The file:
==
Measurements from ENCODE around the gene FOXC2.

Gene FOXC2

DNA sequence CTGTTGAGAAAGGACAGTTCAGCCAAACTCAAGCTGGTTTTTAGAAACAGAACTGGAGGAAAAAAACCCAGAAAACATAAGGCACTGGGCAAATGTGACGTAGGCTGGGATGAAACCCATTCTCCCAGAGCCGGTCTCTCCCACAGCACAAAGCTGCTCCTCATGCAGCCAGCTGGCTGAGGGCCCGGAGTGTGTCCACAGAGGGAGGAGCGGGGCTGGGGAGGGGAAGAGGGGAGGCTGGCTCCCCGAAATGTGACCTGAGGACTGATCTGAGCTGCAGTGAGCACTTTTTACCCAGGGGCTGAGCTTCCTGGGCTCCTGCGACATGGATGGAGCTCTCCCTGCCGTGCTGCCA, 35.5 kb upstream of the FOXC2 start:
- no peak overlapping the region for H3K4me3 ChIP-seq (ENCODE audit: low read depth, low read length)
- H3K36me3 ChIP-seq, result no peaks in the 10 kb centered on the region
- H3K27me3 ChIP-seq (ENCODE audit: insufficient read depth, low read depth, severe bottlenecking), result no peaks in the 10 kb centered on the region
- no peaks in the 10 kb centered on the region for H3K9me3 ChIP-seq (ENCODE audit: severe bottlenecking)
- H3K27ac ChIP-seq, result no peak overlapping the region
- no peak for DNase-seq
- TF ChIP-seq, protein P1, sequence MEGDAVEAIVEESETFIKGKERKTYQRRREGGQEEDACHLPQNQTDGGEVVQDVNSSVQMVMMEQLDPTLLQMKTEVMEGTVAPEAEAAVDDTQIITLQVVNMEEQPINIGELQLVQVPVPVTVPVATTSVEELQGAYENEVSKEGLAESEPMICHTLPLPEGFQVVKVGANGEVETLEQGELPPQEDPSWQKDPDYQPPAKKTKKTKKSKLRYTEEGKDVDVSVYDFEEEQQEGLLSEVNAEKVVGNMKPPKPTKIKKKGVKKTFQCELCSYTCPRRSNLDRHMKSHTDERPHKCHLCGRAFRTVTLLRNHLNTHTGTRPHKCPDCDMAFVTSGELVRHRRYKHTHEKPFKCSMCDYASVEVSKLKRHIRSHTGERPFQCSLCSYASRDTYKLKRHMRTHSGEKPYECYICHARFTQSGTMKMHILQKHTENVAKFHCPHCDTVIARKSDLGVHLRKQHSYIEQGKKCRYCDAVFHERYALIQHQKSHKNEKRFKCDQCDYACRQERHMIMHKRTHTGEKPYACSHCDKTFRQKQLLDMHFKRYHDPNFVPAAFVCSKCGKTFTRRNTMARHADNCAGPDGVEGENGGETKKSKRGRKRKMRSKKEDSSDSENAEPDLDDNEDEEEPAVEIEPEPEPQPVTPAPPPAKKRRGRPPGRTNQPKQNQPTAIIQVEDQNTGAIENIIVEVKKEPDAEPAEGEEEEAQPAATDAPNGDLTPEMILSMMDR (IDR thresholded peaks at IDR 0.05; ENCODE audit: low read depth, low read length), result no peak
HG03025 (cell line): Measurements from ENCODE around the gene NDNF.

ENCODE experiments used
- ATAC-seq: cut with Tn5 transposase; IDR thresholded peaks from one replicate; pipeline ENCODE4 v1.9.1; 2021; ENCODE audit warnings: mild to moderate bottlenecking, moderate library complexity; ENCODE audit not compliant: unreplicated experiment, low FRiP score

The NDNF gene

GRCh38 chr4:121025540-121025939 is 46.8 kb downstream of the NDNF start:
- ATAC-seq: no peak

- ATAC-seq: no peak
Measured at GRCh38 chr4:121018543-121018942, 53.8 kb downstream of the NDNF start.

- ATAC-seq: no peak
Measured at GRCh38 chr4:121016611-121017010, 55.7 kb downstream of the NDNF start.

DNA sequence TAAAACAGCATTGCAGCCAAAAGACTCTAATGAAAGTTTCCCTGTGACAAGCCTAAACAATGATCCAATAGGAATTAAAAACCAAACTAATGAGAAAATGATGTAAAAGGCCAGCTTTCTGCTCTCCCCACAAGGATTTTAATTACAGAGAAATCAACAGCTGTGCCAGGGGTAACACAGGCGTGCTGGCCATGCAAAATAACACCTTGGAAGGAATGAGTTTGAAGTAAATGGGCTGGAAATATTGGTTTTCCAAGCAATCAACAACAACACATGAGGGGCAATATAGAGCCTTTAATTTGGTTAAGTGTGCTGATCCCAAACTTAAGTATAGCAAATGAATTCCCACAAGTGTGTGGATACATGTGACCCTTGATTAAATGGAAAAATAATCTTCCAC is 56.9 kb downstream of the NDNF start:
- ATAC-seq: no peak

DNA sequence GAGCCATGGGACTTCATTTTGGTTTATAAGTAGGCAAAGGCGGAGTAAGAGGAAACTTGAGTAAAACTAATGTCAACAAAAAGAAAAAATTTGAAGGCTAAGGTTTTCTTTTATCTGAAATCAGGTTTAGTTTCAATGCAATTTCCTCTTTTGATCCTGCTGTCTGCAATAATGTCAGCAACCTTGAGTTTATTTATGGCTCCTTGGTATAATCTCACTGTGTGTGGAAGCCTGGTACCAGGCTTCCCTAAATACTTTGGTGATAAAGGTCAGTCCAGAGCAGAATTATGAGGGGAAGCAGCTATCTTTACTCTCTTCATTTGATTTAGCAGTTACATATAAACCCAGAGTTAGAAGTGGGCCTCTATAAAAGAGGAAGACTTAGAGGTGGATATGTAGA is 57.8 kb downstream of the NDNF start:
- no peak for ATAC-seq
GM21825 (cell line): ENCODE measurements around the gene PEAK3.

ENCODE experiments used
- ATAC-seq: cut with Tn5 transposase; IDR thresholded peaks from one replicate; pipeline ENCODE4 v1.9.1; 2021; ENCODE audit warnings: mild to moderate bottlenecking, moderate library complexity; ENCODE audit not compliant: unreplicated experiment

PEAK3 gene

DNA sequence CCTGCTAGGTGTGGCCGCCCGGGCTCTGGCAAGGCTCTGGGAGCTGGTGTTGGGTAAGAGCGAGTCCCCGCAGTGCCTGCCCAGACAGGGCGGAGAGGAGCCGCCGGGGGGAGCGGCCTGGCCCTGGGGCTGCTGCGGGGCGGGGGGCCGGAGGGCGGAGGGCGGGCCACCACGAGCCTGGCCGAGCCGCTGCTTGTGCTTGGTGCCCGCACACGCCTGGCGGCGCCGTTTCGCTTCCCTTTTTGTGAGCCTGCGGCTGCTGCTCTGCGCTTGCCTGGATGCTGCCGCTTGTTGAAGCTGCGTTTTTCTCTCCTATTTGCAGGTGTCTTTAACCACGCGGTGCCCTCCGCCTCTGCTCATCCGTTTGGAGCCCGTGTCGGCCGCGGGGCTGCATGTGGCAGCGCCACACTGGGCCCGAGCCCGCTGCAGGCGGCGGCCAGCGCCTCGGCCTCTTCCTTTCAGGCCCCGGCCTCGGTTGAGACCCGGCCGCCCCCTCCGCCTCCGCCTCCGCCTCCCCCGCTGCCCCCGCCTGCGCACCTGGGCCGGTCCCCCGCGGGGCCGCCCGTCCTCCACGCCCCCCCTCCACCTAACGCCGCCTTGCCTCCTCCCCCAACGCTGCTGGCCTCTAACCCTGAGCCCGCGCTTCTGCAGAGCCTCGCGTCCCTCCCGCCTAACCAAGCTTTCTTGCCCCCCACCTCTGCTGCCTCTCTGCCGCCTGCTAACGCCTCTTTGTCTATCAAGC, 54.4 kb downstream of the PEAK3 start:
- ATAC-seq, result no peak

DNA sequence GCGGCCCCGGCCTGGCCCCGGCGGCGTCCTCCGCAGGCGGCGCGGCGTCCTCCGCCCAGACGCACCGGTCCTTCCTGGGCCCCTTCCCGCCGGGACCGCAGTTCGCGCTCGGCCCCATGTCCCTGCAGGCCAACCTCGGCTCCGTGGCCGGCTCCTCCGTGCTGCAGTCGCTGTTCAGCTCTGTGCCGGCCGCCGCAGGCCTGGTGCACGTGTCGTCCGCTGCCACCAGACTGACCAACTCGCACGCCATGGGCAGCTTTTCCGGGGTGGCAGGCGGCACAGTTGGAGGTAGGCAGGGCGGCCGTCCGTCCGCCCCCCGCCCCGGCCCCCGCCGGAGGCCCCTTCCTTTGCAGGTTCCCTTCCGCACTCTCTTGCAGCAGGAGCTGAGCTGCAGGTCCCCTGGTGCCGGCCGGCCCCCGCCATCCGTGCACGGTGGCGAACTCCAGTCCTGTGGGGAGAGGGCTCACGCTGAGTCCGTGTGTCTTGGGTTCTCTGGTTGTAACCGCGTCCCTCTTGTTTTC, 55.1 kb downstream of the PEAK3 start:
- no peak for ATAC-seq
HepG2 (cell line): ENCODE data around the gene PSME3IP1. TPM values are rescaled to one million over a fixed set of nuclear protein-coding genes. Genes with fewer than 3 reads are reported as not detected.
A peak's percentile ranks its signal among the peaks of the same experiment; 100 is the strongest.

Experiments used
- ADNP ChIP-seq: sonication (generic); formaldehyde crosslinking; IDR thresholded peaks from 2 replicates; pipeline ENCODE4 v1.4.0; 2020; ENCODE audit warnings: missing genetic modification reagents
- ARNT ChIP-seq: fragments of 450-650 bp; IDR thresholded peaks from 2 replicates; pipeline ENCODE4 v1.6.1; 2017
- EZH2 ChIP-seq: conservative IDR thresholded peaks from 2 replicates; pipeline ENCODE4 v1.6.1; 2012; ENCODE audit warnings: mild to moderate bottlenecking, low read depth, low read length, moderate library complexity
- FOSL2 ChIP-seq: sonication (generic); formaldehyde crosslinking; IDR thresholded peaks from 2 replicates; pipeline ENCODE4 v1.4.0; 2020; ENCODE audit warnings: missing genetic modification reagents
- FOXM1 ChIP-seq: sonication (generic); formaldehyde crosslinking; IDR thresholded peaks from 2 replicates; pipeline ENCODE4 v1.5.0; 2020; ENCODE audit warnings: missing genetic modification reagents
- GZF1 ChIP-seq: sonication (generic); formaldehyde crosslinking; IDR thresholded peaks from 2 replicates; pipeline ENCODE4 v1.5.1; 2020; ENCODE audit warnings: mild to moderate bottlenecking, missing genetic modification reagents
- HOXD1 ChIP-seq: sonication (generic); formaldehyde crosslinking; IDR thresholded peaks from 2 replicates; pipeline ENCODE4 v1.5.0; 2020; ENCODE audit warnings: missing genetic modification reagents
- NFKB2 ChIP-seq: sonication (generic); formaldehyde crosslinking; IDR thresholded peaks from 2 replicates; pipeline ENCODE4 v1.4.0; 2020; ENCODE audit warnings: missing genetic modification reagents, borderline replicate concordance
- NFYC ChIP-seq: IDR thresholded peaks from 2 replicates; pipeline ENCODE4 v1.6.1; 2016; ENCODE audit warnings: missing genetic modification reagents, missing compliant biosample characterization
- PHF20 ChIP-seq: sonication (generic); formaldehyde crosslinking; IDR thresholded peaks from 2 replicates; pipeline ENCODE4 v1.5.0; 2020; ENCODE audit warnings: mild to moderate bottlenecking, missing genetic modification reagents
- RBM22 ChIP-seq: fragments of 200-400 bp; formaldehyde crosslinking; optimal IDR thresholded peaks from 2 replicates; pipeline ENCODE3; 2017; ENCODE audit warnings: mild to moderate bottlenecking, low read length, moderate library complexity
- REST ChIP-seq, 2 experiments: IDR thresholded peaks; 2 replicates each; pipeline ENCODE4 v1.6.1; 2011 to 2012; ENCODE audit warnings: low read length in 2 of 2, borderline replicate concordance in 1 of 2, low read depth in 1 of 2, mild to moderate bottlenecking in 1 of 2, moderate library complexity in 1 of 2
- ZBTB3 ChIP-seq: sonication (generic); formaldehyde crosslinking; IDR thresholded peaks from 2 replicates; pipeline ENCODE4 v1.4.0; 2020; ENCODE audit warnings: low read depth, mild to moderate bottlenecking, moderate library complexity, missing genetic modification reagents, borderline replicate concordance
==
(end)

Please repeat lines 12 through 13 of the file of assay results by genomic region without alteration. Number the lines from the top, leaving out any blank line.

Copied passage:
ENCODE experiments used
- ATAC-seq: cut with Tn5 transposase; IDR thresholded peaks from one replicate; pipeline ENCODE4 v1.9.1; 2021; ENCODE audit warnings: mild to moderate bottlenecking, moderate library complexity; ENCODE audit not compliant: unreplicated experiment, low FRiP score